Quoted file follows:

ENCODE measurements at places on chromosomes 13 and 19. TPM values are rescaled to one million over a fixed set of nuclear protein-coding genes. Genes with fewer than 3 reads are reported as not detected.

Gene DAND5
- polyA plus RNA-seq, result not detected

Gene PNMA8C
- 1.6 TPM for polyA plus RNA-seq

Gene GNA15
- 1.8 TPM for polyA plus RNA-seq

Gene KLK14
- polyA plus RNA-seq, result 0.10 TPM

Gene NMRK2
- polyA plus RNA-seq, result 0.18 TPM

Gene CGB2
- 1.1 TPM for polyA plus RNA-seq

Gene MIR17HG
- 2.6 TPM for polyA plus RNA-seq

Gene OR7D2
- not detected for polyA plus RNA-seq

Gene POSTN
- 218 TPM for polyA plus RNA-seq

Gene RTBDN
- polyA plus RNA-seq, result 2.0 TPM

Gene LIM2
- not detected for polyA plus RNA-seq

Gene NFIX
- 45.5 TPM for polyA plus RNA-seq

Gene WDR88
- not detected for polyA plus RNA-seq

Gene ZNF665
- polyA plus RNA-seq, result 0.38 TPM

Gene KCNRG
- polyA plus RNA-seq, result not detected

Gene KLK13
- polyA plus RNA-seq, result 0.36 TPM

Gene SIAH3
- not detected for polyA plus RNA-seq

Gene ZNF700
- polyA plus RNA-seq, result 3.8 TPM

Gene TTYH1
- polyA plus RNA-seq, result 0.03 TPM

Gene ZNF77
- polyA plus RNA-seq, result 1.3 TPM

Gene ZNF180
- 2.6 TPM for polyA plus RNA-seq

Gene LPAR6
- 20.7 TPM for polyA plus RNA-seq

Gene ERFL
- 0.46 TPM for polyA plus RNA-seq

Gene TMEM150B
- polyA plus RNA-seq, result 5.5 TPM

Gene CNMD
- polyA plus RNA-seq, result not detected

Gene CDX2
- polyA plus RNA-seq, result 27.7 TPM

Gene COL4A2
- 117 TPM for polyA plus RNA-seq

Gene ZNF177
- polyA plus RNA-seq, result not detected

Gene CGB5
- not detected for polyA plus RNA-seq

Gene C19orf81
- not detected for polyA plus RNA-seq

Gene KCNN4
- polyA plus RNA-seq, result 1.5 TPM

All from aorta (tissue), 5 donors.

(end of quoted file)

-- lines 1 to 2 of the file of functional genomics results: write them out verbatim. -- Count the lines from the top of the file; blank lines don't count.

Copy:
ENCODE measurements at places on chromosomes 13 and 19. TPM values are rescaled to one million over a fixed set of nuclear protein-coding genes. Genes with fewer than 3 reads are reported as not detected.

Gene DAND5